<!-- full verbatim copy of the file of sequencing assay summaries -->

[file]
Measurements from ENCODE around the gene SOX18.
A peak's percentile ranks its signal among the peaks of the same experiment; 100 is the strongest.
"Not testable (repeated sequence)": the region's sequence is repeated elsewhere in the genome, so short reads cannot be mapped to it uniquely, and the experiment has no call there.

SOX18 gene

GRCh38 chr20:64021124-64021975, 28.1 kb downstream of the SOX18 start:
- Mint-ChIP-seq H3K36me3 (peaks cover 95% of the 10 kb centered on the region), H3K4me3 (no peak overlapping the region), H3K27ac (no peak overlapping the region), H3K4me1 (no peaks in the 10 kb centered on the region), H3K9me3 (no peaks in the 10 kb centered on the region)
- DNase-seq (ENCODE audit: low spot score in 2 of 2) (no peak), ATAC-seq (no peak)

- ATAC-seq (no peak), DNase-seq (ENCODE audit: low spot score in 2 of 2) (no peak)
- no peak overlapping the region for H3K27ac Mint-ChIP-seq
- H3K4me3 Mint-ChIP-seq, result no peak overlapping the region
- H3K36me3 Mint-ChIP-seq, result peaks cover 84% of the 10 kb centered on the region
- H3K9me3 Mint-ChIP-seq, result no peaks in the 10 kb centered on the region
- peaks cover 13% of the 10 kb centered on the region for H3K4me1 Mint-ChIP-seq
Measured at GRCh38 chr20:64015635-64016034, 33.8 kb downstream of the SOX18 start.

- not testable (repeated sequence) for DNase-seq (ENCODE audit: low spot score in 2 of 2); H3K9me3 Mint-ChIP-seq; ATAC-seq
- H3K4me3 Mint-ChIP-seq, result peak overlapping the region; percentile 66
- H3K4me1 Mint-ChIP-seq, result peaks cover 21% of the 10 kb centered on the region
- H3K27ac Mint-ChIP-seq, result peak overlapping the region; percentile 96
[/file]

Measurements from ENCODE around the gene SOX18.
A peak's percentile ranks its signal among the peaks of the same experiment; 100 is the strongest.
"Not testable (repeated sequence)": the region's sequence is repeated elsewhere in the genome, so short reads cannot be mapped to it uniquely, and the experiment has no call there.

SOX18 gene

GRCh38 chr20:64021124-64021975, 28.1 kb downstream of the SOX18 start:
- Mint-ChIP-seq H3K36me3 (peaks cover 95% of the 10 kb centered on the region), H3K4me3 (no peak overlapping the region), H3K27ac (no peak overlapping the region), H3K4me1 (no peaks in the 10 kb centered on the region), H3K9me3 (no peaks in the 10 kb centered on the region)
- DNase-seq (ENCODE audit: low spot score in 2 of 2) (no peak), ATAC-seq (no peak)

- ATAC-seq (no peak), DNase-seq (ENCODE audit: low spot score in 2 of 2) (no peak)
- no peak overlapping the region for H3K27ac Mint-ChIP-seq
- H3K4me3 Mint-ChIP-seq, result no peak overlapping the region
- H3K36me3 Mint-ChIP-seq, result peaks cover 84% of the 10 kb centered on the region
- H3K9me3 Mint-ChIP-seq, result no peaks in the 10 kb centered on the region
- peaks cover 13% of the 10 kb centered on the region for H3K4me1 Mint-ChIP-seq
Measured at GRCh38 chr20:64015635-64016034, 33.8 kb downstream of the SOX18 start.

- not testable (repeated sequence) for DNase-seq (ENCODE audit: low spot score in 2 of 2); H3K9me3 Mint-ChIP-seq; ATAC-seq
- H3K4me3 Mint-ChIP-seq, result peak overlapping the region; percentile 66
- H3K4me1 Mint-ChIP-seq, result peaks cover 21% of the 10 kb centered on the region
- H3K27ac Mint-ChIP-seq, result peak overlapping the region; percentile 96